Frank A. Farris

Professor of Mathematics and Computer Science
Santa Clara University
San Jose, California, USA
My art represents an effort to show what mathematics would look like if it entered the physical world. I like to make it seem as if mathematics is both approachable and mysteriously beautiful. My process leads me to apply mathematical knowledge to create art that could not be made without mathematics. My tools include Maple, Photoshop, and, recently, Rhino with Grasshopper. In the Fall of 2019, I attended the semester-long workshop called Illustrating Mathematics at the Institute for Computational and Experimental Research in Mathematics (ICERM).
Steiner Circles and Modular Sequences in a Fountain at Filoli
51 x 61 cm
Digital Print on Aluminum
2019
I wish I could install this (virtual) brass sculpture in that reflecting pond at Filoli, a beloved garden on the San Francisco Peninsula. I'll have to be content with this ray-traced version. The figure began as an exercise in inscribing five Steiner circles in the region between two given circles. Then I experimented with modular sequences of algebraic integers in cyclotomic number fields, creating patterns to fit in the circular regions. The formula for the sequences floats in the trees. The pattern was created from a starting configuration with five congruent circles in the region between two concentric circles. After I inserted sequence paths in the circles, a gentle projective transformation produced the off-center version.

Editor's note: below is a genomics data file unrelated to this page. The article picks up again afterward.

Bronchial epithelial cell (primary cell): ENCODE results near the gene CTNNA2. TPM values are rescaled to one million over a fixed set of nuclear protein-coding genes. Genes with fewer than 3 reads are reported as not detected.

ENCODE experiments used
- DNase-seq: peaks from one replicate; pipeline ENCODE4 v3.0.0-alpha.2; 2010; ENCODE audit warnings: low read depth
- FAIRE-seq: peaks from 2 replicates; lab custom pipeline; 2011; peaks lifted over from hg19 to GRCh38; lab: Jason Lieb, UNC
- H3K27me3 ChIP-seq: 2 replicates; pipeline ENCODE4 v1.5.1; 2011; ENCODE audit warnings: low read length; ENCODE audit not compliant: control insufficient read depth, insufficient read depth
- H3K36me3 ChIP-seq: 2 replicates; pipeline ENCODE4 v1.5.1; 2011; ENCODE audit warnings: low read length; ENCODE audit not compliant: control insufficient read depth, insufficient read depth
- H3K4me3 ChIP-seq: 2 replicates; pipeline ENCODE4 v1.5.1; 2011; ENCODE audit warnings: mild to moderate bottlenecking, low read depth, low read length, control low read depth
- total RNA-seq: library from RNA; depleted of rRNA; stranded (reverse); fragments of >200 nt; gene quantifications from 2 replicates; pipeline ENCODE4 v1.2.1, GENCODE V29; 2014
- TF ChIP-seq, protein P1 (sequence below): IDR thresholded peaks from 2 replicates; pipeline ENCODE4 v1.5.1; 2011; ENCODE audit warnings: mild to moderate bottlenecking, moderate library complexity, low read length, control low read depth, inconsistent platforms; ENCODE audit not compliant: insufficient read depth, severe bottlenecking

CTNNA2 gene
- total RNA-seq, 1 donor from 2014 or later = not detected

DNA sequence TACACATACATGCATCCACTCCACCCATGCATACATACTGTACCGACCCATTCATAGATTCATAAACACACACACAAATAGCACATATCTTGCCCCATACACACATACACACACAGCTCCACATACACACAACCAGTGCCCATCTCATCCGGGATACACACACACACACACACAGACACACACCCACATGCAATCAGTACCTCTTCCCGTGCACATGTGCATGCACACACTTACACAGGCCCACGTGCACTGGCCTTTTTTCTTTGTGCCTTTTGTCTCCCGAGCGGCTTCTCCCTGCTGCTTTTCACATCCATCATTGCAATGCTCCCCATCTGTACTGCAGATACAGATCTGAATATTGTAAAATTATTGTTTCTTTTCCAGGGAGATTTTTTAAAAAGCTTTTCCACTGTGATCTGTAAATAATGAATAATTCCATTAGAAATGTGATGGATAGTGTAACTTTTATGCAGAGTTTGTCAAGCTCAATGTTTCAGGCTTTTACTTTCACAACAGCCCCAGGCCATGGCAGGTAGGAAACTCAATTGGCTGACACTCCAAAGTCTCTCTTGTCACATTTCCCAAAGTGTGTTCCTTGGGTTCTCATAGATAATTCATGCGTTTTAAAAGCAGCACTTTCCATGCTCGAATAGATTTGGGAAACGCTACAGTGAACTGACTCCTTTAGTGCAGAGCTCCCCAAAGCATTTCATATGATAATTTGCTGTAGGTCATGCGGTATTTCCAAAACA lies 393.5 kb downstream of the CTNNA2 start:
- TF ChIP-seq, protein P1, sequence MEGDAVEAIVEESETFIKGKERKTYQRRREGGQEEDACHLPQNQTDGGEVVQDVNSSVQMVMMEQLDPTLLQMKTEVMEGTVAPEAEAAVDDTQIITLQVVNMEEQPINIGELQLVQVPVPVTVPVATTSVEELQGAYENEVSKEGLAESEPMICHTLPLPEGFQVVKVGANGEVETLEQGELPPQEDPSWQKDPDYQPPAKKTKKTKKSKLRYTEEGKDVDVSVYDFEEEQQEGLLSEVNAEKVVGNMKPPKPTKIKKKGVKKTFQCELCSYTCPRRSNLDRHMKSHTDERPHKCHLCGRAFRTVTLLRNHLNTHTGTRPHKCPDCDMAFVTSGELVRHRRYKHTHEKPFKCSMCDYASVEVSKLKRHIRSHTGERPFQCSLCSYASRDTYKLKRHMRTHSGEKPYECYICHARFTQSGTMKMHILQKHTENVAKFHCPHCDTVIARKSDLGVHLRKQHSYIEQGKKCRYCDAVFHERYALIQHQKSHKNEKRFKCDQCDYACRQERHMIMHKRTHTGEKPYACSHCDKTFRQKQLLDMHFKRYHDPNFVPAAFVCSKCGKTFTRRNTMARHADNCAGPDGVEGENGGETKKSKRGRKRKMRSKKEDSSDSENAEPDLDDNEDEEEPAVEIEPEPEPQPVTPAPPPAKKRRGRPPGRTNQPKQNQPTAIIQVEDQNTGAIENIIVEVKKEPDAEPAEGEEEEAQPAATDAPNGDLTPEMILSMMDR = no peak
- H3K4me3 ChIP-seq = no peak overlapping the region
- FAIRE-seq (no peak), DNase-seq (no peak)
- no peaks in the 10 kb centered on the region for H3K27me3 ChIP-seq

Polyhedral Symmetry from Bands
51 x 61 cm
Digital Print on Aluminum
2019
This sampler shows nine ways to create polyhedral symmetry from bands placed in space. The top row shows tetrahedral shapes "woven" from three, twelve, and four bands, with the middle one not woven at all. The middle row holds configurations with octahedral symmetry, the two on the right showing two distinct ways to weave a cube with six bands: bands with D2 versus C4 symmetry. The bottom row holds icosahedral complexes. The lower left shows the 5-coloring of an icosahedral shape, made from five 6-banded tetrahedra. A paper (with SCU student Wilder Boyden) on this method has been submitted to the Journal of Mathematics and the Arts. The chain mail background applies the same method, using a wallpaper group instead of a polyhedral one.